The children would gather around the bow at night as if it were an object of great value and wonder. Little Leondra sat on her sister’s lap, whilst Sonia touched the bow with her toes. Benny and Pal would fight together, so Andreas would take the bow and remove himself from us. He was always a dreamer, such a quiet boy. He would spend all day with the bow; walking, talking, and shutting out the rest of his family.
Then one night we all had the same dream, the same summons. Not for one moment did we consider ignoring the request. The next morning, Andreas, carrying the bow, led the children down the dusty track to the village. I followed behind. As I trod the same earth I had trodden for fifty years, I felt as I were part of one world that had folded over another. My feet seemed not to touch the ground, as if I walked at an unnatural angle to the road. I remember walking past my younger brother who stood on the corner of the square. I knew him, but I didn’t know me.
The whole village was there, watching as the bow was dancing. The bow was swirling, turning, telling us of desire, of rage, of nothingness, of fear, of loneliness, of death, of the throne awaiting each of us amidst the blackness.
The bow’s bony fingers pointed to the five children, and I saw five wooden crowns hanging from its skeletal wrist. Then I understood: I understood that all love dies, that life is an aberration, that death is the one certainty. I understood that greatness of spirit is to claim mastery over life and death. We had taken her children, and now the lives of all the children in the village were forfeit. My grandchildren had the honour of dying first.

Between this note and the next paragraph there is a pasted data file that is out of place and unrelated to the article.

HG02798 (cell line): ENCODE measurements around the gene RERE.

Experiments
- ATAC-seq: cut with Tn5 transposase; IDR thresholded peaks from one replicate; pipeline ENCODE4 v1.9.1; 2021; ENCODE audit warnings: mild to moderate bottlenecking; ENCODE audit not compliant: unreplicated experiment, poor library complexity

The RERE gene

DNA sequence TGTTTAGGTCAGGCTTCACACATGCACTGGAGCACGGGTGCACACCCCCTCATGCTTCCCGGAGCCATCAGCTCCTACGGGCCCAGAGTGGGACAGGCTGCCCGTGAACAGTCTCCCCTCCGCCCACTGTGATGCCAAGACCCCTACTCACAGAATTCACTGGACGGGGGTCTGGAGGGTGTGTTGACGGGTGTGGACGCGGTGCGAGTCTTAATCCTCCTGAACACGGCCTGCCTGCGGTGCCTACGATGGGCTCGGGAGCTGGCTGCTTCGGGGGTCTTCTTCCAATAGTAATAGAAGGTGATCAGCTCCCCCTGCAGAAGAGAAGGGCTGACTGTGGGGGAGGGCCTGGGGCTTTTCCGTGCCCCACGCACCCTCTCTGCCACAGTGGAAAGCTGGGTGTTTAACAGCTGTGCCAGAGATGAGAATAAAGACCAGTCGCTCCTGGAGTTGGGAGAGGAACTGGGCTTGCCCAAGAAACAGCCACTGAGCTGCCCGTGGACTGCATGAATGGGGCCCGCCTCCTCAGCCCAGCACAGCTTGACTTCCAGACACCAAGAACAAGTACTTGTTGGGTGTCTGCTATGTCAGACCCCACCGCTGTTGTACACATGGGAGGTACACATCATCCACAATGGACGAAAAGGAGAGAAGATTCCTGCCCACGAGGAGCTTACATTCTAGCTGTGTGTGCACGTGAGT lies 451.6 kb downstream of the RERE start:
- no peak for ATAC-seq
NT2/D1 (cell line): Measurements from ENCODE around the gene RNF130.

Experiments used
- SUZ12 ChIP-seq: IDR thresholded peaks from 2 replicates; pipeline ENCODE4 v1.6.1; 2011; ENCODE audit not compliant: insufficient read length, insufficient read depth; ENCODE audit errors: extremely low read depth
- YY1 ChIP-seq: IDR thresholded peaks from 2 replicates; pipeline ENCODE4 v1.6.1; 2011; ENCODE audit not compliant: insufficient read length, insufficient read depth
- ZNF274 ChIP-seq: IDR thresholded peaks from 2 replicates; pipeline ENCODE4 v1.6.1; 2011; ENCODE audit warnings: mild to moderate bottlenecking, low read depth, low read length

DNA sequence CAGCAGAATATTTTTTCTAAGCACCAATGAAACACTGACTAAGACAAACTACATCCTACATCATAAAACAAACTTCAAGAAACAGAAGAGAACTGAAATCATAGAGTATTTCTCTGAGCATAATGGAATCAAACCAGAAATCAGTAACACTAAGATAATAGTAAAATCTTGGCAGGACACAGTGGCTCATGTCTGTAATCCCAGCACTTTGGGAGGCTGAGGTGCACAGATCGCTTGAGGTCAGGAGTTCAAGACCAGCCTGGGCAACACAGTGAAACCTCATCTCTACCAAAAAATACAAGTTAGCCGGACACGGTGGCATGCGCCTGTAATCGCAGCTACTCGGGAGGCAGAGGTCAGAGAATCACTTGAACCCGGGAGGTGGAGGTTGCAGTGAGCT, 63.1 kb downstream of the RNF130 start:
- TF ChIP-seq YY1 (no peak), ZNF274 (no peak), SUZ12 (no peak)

The bitterness long nurtured inside my soul claimed me. The cords within had been cut. And I saw beyond good and evil. I saw amidst the dance of the bow the proud heart that claims its own corner of existence and defends that place of loneliness against all others. I saw that I was right to shackle my husband to me and to the earth.
Were it not for the actions of my brother they all might have died. The bow held out two little crowns to Leondra and Sonia. I heard his cry from behind me, and then I saw him rush forward. Awoken from the dark nightmare inside of me, the absurdity of the bow, and the danger that faced the children became horror, then rage. I screamed and ran towards the vile bow. Arms reached to grab me and hold me back. I could only watch and cry out as the two girls died the moment the wooden crowns touched their heads. They fell, ashen faced to the ground. Their deaths roused the villagers from their trance and I broke free from their grip.
My brother had gathered the boys and pushed them away from their sisters. I grabbed the bow and, whilst it scorched my flesh, I managed to break it in two and crush the crowns underneath my feet.
Long years have passed since that morning in the square. Andreas is now a man, and in all this time he has never spoken. They think him a mute and a fool. I know differently. The three brothers work the farm of their grandfather. Her house is pulled down, and now nothing stands there, and nothing will grow. The curse is broken.
I am the oldest woman in the village, perhaps in the whole canton. I tenderly keep the graves of two little girls. I have become the guardian of my children’s children’s bones. But not their souls. For they belong only to God.
Love cannot die.
The villagers choose to forget. They choose to ignore that which they cannot easily explain. And I am shunned.
I will never forget the dance of the bow. Sometimes I feel it stirring again inside me. But I know it for what it is.
I know my enemy.